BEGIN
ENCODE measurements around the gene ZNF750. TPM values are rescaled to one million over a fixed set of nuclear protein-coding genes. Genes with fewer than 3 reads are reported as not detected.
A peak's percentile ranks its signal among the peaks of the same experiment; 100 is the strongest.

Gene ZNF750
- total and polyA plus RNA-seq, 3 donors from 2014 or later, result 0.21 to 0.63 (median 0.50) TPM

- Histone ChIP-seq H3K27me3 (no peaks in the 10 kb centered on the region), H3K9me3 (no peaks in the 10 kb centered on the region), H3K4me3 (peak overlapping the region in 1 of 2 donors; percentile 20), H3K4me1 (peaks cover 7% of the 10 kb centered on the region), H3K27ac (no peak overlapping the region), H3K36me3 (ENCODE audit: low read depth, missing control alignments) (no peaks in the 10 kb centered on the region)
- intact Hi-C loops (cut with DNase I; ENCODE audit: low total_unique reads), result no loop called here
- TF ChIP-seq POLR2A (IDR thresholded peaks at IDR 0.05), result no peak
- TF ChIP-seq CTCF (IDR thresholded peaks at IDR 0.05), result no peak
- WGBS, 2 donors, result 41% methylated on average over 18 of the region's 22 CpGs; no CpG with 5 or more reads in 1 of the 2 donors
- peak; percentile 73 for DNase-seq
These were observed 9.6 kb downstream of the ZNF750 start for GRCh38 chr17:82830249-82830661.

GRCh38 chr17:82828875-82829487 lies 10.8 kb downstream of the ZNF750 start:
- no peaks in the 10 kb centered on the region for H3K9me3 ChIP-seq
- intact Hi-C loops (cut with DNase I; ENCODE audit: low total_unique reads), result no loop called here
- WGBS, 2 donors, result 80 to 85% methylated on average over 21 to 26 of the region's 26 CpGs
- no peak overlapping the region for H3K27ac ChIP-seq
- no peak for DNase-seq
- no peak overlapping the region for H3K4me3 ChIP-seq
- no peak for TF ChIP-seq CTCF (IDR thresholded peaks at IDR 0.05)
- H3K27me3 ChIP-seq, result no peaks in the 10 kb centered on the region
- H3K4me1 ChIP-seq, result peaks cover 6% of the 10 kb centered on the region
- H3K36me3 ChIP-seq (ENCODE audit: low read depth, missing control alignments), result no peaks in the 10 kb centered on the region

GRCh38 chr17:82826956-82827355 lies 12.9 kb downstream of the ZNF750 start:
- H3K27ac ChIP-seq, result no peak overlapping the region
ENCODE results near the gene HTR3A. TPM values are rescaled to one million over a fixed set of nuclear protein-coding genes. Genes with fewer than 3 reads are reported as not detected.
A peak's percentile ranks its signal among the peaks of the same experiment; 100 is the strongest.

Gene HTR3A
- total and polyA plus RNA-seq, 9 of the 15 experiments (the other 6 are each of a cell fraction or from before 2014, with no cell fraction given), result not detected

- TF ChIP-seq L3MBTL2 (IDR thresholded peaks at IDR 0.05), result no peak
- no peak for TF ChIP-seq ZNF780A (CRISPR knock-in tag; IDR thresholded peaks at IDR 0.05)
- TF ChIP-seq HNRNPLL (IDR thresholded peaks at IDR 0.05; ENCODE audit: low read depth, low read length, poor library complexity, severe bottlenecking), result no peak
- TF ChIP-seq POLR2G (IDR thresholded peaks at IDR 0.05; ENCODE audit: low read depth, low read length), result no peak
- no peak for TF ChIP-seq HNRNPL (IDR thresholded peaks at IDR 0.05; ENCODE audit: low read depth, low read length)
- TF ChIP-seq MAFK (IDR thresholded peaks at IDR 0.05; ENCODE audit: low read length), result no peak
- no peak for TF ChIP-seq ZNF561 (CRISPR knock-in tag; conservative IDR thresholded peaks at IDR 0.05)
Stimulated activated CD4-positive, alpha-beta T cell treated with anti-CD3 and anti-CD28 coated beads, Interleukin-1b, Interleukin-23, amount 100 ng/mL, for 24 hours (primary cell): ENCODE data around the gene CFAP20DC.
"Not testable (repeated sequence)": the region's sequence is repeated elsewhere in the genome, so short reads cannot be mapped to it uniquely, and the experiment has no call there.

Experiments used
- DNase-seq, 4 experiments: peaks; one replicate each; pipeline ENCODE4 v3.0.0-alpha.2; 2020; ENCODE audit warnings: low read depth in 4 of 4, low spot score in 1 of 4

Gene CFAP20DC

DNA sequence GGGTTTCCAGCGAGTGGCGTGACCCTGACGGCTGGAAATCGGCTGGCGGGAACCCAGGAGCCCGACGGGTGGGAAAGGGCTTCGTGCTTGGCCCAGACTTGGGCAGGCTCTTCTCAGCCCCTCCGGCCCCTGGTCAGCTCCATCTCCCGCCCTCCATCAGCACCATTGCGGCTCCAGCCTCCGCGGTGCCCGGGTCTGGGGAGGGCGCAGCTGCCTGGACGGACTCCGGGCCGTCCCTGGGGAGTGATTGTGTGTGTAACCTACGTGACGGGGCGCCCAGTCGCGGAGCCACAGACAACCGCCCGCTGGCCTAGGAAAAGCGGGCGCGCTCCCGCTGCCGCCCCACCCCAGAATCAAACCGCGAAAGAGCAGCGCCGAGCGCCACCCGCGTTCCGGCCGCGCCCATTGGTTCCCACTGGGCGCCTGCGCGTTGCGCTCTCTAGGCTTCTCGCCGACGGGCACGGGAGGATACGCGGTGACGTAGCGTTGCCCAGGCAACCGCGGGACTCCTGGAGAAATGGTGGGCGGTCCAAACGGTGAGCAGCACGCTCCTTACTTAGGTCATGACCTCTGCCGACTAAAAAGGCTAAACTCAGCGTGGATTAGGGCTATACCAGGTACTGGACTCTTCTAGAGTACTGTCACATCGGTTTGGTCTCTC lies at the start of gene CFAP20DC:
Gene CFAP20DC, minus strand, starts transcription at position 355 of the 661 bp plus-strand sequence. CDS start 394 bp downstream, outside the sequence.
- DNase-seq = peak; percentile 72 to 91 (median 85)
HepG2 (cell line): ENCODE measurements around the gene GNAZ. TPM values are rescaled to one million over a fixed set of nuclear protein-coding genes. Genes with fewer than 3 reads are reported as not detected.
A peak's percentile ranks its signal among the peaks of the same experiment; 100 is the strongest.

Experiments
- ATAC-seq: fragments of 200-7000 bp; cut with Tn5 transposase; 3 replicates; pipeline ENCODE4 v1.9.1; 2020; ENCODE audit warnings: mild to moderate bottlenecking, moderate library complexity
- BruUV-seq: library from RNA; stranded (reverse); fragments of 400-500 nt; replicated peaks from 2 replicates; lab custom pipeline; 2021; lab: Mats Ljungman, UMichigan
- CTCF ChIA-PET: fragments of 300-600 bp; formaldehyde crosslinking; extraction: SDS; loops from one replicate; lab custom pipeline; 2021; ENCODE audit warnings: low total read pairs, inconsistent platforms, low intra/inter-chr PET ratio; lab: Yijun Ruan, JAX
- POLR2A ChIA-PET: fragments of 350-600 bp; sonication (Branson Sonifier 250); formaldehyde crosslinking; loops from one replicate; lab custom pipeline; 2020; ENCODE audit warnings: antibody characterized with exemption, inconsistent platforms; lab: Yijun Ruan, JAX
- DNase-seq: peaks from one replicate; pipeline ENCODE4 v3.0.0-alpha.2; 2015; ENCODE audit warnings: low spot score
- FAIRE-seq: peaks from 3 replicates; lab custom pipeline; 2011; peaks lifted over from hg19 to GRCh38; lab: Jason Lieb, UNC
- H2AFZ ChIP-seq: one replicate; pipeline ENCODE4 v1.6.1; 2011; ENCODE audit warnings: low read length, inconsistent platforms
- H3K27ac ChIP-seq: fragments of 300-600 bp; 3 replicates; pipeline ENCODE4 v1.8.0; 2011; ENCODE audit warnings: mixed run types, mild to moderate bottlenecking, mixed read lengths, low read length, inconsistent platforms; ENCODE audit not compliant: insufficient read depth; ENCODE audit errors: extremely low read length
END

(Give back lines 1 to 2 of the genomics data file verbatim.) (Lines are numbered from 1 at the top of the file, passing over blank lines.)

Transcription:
ENCODE measurements around the gene ZNF750. TPM values are rescaled to one million over a fixed set of nuclear protein-coding genes. Genes with fewer than 3 reads are reported as not detected.
A peak's percentile ranks its signal among the peaks of the same experiment; 100 is the strongest.